Yet, the agency has for weeks been unable to answer questions about why some well owners with similar contaminant levels received different safety advisories from the state or to explain why it hasn't tracked which well owners received the new guidance in March. Late last month, a DHHS spokesperson said the agency would no longer comment publicly on their health advisories while legislators mull a bill to standardize the process.

Gerlach also did not respond to her claim Friday that the wells in question meet California's drinking water regulations.

That claim is incorrect.

California began regulating hexavalent chromium in drinking water at 10 parts per billion in 2014. Six of the wells near the Buck Steam Station exceed 10 or even 20 parts per billion for hexavalent chromium. Only half received letters declaring their water safe to drink again.

After months of demanding answers, Graham said she and another well owner were able to meet with officials from DHHS and DEQ, as well as Sen. Andrew Brock, R-Davie, to discuss the state's guidance. Her property and hundreds of others across the state are still receiving bottled water provided by Duke, although the company has noted that solution is temporary.

"That was the first time we felt like our voices had been heard," Graham said of the meeting.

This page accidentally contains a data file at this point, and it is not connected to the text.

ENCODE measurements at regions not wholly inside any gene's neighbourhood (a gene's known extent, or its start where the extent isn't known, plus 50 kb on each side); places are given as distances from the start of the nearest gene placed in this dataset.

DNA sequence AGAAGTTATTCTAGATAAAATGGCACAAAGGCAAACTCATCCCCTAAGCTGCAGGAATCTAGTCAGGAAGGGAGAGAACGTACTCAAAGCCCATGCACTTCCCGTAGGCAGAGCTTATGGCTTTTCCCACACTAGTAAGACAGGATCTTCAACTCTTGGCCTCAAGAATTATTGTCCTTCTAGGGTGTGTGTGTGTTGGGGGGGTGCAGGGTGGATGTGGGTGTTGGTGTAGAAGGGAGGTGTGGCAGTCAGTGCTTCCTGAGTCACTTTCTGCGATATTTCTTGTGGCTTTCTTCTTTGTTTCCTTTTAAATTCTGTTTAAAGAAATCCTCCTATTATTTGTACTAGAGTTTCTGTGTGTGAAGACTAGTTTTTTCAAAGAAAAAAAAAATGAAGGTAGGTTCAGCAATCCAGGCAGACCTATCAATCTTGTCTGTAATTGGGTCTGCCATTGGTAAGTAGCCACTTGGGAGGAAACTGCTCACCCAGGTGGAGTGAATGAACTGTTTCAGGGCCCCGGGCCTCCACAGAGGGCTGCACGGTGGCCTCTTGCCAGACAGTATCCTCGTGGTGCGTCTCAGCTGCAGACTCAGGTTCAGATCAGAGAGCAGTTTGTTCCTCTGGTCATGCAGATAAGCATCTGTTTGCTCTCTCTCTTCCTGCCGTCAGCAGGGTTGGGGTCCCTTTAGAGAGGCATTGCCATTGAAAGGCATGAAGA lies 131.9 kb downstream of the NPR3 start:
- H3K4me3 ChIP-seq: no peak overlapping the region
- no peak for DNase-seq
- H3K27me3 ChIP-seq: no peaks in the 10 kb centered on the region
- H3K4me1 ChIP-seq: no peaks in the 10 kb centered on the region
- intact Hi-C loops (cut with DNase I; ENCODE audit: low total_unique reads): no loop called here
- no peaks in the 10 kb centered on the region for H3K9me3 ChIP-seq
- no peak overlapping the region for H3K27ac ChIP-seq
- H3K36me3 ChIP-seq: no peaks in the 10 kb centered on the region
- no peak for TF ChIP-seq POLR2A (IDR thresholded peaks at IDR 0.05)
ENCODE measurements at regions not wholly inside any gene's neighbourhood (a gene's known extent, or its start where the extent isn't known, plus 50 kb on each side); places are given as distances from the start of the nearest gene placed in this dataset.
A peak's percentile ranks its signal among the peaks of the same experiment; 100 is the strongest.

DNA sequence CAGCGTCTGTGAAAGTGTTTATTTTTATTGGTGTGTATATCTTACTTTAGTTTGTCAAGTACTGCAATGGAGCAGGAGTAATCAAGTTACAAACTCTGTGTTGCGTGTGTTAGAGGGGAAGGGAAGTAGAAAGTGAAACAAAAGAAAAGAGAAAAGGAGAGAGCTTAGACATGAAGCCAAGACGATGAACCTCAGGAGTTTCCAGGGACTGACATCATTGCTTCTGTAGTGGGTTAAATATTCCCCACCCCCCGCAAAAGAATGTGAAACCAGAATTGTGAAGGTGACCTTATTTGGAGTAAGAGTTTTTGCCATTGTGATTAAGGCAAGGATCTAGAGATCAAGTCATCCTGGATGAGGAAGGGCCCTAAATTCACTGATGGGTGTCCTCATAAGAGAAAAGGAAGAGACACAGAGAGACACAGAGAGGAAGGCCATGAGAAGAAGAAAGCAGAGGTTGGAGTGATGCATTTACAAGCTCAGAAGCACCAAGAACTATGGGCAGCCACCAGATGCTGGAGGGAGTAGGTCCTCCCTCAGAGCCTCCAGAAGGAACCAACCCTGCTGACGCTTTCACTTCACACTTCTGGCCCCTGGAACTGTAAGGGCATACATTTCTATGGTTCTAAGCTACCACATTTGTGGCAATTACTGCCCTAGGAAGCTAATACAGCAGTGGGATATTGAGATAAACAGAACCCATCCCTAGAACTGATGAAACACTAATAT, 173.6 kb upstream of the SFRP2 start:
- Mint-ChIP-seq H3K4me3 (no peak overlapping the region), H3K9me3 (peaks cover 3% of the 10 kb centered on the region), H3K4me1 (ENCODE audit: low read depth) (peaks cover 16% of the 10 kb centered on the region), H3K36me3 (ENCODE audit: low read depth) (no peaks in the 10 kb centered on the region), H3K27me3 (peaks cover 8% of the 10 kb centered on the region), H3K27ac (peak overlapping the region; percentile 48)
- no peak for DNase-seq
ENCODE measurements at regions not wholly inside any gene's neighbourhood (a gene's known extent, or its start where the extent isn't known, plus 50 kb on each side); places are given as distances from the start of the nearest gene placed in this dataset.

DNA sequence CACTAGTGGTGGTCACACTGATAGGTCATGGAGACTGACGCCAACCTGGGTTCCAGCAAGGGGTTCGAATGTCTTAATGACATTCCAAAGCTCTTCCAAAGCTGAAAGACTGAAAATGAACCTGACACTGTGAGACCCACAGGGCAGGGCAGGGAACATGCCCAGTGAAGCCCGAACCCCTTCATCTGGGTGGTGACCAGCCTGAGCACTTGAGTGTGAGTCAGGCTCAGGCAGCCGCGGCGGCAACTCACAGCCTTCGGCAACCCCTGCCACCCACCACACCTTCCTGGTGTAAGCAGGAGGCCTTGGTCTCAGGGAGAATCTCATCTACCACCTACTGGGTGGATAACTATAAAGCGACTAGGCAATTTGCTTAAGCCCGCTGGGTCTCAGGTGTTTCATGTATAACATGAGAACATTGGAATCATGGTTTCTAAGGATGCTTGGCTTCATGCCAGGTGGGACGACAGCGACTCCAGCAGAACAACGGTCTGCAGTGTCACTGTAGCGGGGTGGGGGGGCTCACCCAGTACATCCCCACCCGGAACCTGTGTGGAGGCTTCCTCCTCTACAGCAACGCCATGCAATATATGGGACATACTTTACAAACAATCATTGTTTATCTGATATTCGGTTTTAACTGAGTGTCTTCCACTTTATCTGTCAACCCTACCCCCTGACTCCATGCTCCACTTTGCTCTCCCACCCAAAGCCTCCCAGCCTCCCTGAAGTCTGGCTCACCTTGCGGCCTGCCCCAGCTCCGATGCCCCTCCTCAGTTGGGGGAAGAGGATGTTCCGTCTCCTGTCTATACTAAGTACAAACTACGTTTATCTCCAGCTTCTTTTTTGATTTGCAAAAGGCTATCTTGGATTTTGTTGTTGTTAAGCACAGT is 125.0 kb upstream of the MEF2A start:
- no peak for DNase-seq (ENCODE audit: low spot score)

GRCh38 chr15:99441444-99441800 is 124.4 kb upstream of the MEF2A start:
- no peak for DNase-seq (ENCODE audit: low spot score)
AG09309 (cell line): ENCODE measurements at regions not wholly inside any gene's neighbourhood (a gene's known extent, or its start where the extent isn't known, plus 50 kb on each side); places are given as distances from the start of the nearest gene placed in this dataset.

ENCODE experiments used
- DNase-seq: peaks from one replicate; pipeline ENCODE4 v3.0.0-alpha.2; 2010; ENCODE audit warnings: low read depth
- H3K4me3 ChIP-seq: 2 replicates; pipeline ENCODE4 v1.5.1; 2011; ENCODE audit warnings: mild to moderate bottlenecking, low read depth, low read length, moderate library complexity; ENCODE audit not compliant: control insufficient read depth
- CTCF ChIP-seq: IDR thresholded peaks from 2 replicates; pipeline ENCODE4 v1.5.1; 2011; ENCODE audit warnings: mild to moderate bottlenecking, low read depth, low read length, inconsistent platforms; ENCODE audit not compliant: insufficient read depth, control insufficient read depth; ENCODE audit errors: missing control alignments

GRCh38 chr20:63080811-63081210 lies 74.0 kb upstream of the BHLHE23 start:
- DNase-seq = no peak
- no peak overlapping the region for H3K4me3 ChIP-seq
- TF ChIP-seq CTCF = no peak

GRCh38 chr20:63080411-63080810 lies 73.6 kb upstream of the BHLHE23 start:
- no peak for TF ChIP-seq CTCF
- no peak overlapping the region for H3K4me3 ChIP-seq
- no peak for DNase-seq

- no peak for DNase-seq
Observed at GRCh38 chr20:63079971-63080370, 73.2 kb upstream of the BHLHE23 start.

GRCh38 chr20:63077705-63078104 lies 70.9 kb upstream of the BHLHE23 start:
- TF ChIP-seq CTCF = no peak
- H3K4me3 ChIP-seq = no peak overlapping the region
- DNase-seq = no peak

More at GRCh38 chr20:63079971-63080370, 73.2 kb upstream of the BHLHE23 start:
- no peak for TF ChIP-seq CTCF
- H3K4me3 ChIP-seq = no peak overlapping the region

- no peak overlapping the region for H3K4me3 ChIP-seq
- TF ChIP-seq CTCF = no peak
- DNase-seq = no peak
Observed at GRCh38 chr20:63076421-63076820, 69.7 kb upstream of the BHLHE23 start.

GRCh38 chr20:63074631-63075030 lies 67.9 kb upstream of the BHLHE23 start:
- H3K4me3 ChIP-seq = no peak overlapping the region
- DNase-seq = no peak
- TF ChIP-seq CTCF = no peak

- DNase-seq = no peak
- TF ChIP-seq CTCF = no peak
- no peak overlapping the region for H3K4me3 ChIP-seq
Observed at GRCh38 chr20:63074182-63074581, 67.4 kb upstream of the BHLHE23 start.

Given what the transcript reveals about the internal disagreements about well water safety, she said, it's more important than ever that Duke continues to provide her and her neighbors with water – at least until they find another solution.

"When we see the water on Dukeville Road, it is like Christmas," Graham said.


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  • Lance Boyle May 16, 2016
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    Not crass Betsey. We cant afford all these job killing regulations, We can probably live well into our 50s with pollution and then let the next generation have a go at it.

  • Betsey Duggins May 16, 2016
    user avatar

    View quoted thread

    Crass individual. Your life must be dismal to even think such a comment, must less post it.

  • Lance Boyle May 16, 2016
    user avatar

    Look, these are mostly poor country folks drinking from wells. They probably are not contributing much to society and we could probably use their land to build some stores or something, so just let em drink it and be done with it?

  • Stacie Hagwood May 15, 2016
    user avatar

    How is this different from Flint? Not at all.